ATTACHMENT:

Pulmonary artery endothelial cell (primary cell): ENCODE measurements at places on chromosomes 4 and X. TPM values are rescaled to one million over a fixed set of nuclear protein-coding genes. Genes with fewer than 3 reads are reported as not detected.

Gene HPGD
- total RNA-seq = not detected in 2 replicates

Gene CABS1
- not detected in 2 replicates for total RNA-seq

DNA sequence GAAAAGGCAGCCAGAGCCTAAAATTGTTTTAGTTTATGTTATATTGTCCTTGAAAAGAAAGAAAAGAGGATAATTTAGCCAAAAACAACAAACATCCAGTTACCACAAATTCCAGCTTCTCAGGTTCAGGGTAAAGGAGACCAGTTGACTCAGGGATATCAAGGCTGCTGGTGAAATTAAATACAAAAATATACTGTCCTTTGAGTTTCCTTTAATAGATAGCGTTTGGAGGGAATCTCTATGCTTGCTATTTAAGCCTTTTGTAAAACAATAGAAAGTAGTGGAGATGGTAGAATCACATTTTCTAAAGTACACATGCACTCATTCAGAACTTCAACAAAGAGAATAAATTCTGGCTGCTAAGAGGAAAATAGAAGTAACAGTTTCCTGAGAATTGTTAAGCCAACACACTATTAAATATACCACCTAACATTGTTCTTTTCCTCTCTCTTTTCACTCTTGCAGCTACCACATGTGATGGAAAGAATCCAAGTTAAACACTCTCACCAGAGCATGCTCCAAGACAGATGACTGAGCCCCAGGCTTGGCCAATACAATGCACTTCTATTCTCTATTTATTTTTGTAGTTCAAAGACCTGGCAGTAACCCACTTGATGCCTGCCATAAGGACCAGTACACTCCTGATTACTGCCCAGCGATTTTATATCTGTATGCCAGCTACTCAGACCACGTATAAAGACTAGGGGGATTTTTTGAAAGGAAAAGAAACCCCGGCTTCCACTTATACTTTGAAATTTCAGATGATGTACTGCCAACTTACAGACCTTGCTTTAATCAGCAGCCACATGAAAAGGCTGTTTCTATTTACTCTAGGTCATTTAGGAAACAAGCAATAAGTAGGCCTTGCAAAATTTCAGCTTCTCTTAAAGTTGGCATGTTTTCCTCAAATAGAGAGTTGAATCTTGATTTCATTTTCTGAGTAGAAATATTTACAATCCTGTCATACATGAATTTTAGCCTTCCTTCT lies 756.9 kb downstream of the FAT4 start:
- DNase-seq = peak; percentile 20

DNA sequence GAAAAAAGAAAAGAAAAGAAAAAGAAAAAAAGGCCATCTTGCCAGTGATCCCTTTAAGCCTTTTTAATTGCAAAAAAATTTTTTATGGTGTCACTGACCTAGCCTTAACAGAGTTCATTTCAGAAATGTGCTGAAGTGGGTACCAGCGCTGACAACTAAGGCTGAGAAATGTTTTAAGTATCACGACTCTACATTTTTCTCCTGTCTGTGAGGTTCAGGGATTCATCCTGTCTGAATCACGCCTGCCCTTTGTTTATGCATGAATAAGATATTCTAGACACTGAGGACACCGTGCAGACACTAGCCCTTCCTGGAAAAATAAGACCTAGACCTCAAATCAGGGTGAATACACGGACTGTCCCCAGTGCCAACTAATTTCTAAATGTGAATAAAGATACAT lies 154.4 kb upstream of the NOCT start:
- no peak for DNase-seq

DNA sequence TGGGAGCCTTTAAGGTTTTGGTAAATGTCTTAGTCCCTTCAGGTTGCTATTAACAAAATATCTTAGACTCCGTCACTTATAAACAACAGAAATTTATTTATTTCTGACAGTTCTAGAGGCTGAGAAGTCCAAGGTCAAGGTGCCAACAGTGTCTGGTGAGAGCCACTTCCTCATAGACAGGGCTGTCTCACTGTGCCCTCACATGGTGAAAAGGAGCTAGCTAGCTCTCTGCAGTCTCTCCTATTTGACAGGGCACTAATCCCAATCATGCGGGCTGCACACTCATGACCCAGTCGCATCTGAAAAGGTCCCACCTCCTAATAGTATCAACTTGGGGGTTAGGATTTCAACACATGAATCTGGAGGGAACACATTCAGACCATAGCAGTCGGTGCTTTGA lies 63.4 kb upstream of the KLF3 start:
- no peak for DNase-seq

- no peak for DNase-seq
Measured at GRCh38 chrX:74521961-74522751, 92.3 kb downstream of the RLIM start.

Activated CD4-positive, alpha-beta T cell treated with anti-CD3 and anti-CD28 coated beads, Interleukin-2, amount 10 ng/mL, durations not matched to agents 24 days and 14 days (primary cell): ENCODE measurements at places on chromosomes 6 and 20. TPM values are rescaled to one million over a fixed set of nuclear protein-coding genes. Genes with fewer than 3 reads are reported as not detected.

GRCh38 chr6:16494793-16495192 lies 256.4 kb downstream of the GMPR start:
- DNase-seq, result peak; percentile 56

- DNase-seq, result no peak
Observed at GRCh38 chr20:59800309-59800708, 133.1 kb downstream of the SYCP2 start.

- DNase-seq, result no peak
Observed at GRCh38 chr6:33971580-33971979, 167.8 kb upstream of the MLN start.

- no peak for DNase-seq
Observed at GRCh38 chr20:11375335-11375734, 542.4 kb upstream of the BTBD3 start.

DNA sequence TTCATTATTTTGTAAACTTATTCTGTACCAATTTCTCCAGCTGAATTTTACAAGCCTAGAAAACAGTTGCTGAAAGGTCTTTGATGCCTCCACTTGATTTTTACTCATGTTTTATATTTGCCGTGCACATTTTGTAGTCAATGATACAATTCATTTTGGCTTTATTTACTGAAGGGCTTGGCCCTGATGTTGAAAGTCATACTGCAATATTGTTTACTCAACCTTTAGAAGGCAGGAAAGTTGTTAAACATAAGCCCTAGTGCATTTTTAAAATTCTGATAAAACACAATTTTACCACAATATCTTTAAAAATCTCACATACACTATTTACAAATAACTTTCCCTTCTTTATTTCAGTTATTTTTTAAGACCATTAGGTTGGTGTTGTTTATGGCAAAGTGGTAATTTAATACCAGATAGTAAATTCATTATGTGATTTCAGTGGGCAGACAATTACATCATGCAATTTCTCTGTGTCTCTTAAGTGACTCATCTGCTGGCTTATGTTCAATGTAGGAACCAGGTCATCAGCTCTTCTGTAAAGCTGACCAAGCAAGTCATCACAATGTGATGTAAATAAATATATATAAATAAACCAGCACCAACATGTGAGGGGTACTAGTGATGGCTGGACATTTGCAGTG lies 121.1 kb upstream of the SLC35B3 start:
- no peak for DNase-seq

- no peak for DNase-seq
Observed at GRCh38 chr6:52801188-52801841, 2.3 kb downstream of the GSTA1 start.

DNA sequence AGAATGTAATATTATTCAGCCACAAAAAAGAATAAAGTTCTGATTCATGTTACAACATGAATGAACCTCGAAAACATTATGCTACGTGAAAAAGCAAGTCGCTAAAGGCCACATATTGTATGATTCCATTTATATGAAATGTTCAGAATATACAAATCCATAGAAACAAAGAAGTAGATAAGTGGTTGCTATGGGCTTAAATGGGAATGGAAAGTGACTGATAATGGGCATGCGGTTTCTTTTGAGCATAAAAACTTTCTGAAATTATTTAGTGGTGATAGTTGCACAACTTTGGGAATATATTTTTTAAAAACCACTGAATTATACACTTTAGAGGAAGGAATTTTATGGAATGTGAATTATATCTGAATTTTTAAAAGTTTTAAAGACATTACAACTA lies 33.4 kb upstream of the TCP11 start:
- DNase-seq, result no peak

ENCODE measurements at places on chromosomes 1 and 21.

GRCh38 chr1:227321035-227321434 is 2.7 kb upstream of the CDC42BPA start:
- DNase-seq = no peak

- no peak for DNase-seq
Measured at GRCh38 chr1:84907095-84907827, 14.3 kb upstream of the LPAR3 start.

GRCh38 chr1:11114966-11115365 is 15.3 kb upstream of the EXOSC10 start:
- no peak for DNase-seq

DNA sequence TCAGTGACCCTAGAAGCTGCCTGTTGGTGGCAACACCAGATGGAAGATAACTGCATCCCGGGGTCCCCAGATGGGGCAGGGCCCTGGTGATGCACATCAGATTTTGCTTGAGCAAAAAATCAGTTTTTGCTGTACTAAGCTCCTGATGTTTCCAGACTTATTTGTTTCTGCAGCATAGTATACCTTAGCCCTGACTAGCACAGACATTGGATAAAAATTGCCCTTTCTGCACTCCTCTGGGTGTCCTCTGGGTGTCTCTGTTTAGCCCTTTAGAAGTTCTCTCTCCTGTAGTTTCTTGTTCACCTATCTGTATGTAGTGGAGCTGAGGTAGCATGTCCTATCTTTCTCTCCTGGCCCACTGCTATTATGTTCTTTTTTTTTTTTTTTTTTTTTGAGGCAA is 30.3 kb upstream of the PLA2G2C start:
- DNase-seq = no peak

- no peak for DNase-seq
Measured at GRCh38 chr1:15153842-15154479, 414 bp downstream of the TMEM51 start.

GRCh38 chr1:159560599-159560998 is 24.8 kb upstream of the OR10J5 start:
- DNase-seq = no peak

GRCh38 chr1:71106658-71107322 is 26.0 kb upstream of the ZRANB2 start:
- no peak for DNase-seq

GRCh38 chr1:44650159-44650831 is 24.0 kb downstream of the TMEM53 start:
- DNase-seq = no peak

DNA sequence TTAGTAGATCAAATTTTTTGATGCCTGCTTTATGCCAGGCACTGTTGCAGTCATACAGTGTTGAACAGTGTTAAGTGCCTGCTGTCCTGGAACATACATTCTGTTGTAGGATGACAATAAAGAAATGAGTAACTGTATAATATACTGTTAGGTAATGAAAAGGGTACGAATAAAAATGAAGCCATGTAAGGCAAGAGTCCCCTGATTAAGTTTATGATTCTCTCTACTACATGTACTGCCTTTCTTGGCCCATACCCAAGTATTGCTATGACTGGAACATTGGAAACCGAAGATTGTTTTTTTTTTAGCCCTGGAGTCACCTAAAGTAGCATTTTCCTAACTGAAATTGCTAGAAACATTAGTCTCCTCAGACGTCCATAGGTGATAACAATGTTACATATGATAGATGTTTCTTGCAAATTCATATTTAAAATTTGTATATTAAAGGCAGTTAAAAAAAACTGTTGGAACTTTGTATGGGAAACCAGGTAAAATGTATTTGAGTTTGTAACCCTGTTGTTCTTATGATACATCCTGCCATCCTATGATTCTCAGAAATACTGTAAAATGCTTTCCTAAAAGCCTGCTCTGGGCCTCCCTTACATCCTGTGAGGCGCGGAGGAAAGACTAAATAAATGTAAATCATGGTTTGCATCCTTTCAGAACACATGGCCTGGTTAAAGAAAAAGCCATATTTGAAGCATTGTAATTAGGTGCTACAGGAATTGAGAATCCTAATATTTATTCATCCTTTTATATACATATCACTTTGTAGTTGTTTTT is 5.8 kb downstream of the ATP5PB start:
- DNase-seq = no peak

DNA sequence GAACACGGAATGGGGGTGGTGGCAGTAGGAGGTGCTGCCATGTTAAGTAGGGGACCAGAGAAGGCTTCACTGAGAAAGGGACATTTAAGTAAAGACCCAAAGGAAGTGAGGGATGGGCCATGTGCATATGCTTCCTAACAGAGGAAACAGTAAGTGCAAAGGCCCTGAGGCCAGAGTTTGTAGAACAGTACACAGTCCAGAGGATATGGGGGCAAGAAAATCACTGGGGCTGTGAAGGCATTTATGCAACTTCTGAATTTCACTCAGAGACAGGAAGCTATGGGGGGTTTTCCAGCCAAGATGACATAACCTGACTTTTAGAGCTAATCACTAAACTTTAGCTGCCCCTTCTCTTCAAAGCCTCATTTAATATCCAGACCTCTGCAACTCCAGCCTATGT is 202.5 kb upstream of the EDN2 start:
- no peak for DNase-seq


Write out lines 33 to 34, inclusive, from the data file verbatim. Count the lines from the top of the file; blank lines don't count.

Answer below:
Measured at GRCh38 chr1:84907095-84907827, 14.3 kb upstream of the LPAR3 start.

GRCh38 chr1:11114966-11115365 is 15.3 kb upstream of the EXOSC10 start: